Abstract 11305: Isolated Left Anterior Fascicular Block is Associated With an Increased Risk of Atrial Fibrillation and Heart Failure
Introduction: Isolated left anterior fascicular block (LAFB) can be caused by fibrosis of the conduction system. This ECG finding may therefore represent an early manifestation of diffuse myocardial fibrosis. We sought to test the hypothesis that LAFB in the absence of clinically manifest cardiovascular disease is associated with an increased risk of cardiovascular outcomes that can result from cardiac fibrosis: atrial fibrillation (AF), congestive heart failure (CHF), and death.
Methods: We studied individuals without prevalent cardiovascular disease from the Cardiovascular Health Study, a prospective community-based cohort established in 1989. LAFB was identified from the baseline 12-lead ECG. Incident events were obtained from clinic visits, participant report, the medical record, and hospital discharge diagnoses. Cox proportional hazards models were used to measure the association between baseline LAFB and incident AF, CHF, and all-cause mortality.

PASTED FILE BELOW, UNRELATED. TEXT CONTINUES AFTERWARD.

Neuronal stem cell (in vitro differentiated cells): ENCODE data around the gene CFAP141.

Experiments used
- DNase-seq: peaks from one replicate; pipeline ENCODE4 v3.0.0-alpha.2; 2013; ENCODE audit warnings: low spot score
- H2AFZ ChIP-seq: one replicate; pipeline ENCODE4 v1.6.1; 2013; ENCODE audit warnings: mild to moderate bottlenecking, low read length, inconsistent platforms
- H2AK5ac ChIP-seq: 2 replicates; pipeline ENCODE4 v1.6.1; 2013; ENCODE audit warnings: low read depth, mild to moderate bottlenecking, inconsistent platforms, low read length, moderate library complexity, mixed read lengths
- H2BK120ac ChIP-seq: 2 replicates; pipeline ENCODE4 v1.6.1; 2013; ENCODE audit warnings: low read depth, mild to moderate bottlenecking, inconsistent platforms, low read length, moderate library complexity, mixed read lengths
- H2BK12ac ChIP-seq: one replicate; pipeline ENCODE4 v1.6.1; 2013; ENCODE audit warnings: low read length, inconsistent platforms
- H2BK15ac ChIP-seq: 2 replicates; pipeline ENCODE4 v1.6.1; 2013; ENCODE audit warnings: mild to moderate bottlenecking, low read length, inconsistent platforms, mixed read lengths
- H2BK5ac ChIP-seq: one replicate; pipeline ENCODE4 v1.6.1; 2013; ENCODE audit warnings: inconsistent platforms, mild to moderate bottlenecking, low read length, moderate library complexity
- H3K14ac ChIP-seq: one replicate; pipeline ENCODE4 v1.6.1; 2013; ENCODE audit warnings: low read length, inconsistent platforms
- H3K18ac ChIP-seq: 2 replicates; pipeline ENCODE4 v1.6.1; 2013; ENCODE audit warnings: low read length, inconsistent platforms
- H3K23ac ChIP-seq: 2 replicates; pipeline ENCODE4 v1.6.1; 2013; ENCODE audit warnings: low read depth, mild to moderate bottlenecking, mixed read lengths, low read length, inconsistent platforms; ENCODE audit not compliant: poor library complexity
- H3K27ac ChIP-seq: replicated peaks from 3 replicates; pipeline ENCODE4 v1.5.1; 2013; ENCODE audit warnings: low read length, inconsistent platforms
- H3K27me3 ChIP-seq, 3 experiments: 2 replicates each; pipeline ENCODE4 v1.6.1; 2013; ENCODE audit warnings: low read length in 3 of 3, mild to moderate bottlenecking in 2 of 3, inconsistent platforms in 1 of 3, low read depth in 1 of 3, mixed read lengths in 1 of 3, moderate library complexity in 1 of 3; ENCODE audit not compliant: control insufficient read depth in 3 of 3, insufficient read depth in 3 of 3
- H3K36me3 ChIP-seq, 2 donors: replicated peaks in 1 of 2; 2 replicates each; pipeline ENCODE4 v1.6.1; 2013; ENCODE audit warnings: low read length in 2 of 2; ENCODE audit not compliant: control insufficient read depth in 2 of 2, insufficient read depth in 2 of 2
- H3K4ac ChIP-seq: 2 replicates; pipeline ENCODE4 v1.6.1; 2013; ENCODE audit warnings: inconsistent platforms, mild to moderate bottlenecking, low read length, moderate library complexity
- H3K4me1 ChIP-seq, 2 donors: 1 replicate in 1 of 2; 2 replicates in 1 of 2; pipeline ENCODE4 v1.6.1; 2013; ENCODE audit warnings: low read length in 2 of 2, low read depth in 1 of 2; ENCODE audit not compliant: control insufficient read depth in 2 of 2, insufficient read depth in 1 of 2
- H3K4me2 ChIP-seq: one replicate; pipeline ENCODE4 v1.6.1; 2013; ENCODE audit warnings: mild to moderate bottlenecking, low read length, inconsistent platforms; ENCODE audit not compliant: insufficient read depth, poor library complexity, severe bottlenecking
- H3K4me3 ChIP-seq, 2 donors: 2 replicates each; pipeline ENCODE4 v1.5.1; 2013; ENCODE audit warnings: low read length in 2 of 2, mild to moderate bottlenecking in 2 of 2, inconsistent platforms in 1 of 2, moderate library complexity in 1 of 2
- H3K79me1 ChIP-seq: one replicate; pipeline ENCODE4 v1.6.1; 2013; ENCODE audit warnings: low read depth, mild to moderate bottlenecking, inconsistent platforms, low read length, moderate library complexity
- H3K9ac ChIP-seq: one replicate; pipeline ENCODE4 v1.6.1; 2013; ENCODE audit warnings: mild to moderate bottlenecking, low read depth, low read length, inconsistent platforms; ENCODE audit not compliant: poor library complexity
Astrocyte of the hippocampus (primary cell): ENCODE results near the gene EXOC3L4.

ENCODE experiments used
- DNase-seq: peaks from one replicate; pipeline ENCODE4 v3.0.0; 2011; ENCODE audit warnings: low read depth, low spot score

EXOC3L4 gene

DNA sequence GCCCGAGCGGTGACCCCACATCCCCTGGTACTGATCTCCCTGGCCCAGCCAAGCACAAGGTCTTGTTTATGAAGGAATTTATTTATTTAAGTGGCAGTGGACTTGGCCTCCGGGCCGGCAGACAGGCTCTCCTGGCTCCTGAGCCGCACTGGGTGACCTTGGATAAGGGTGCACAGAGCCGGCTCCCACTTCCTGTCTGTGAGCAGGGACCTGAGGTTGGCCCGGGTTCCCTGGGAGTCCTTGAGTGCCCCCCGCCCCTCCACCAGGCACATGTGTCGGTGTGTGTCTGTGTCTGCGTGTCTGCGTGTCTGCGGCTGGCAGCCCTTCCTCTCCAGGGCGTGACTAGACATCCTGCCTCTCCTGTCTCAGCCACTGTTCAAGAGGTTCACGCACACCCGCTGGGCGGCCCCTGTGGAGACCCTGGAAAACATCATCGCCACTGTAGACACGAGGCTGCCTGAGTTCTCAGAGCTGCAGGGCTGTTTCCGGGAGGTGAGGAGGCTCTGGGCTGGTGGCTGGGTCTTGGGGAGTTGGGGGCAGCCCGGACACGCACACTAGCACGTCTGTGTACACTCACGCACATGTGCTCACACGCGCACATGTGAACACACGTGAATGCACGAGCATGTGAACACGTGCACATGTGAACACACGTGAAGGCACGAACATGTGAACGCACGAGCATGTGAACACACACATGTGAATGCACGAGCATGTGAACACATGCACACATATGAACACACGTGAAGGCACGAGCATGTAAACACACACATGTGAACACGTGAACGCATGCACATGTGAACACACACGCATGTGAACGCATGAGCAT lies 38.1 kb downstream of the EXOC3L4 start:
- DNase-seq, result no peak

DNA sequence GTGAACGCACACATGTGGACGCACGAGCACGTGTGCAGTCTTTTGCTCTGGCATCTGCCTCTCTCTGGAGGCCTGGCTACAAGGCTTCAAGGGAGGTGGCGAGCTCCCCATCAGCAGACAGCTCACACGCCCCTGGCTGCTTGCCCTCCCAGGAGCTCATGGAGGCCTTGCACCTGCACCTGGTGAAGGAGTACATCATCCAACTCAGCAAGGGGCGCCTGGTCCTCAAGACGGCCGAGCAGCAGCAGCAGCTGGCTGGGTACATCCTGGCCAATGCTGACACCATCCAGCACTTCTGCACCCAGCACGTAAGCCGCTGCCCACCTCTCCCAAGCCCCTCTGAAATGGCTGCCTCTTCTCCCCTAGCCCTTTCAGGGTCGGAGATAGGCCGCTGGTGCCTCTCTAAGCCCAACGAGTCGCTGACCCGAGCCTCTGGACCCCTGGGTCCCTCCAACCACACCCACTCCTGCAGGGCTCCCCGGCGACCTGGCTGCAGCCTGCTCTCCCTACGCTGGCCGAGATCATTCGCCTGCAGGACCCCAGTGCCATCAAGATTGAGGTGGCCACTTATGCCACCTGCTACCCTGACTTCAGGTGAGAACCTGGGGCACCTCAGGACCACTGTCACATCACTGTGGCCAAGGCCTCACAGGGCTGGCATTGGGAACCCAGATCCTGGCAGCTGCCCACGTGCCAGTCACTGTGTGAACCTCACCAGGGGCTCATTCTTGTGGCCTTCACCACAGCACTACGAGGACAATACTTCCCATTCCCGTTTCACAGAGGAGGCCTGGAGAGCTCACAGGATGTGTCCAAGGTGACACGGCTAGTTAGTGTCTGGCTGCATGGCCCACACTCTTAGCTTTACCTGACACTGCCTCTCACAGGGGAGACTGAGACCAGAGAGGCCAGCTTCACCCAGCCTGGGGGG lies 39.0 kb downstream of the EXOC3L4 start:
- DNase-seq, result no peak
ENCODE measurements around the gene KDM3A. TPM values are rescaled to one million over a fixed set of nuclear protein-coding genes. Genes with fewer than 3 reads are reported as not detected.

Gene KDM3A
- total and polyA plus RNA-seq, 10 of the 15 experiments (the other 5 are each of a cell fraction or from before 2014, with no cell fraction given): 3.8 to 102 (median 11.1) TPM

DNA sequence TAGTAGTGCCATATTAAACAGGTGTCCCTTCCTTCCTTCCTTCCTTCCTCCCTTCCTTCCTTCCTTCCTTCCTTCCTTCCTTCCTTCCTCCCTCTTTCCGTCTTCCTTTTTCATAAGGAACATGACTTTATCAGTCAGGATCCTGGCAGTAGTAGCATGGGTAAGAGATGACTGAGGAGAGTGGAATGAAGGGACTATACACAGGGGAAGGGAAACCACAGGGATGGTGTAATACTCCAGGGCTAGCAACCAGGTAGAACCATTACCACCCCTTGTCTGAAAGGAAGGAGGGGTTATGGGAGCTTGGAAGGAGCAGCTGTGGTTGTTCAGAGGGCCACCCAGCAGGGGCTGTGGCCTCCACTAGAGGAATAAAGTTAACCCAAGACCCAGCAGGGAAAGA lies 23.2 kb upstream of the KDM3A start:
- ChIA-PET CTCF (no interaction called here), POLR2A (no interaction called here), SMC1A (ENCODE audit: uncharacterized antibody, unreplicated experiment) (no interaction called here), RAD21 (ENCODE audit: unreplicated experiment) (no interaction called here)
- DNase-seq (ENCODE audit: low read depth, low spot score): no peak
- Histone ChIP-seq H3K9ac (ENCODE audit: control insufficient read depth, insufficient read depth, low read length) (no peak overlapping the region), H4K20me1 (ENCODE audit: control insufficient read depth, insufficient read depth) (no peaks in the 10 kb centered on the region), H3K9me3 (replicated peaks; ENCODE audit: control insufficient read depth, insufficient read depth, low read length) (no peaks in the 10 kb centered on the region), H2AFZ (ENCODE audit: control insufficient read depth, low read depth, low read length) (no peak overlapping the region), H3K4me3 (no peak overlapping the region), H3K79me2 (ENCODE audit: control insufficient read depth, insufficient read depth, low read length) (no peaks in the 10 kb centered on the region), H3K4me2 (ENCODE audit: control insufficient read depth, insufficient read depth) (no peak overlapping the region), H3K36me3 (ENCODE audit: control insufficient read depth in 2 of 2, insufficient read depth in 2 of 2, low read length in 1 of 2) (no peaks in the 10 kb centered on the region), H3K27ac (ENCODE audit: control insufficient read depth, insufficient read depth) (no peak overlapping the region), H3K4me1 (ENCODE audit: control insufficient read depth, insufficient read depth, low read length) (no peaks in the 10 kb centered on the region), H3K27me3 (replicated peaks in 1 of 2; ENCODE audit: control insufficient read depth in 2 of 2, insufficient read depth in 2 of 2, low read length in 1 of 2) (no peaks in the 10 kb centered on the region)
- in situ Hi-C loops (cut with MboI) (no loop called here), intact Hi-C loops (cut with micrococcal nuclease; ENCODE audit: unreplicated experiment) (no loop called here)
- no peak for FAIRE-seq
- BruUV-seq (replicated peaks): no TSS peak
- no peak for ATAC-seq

Results: Of 2,354 individuals without existing cardiovascular disease, the 54 (2.3%) with LAFB at baseline were older (median 73 vs. 71 years, p<0.001) and more likely male (69% vs. 38%, p<0.001). During 15.3 years of follow-up, 552 participants developed AF, 501 developed CHF, and 1,415 died. Prior to adjustment, LAFB was significantly associated with AF (HR 2.45, 95%CI 1.59-3.75), CHF (HR 3.04, 95%CI 2.00-4.63), and all-cause mortality (HR 1.86, 95%CI 1.38-2.51) (Figure). After adjusting for age, race, sex, body mass index, smoking, and alcohol consumption, LAFB remained statistically significantly associated with AF (HR 1.60, 95%CI 1.03-2.48) and CHF (HR 2.09, 95%CI 1.36-3.23) but not all-cause mortality (HR 1.28, 95%CI 0.94-1.74).
Discussion: In older individuals without clinical cardiovascular disease, LAFB is independently associated with the development of AF and CHF. LAFB may be a marker of diffuse cardiac fibrosis relevant to predicting adverse cardiovascular outcomes.
- © 2012 by American Heart Association, Inc.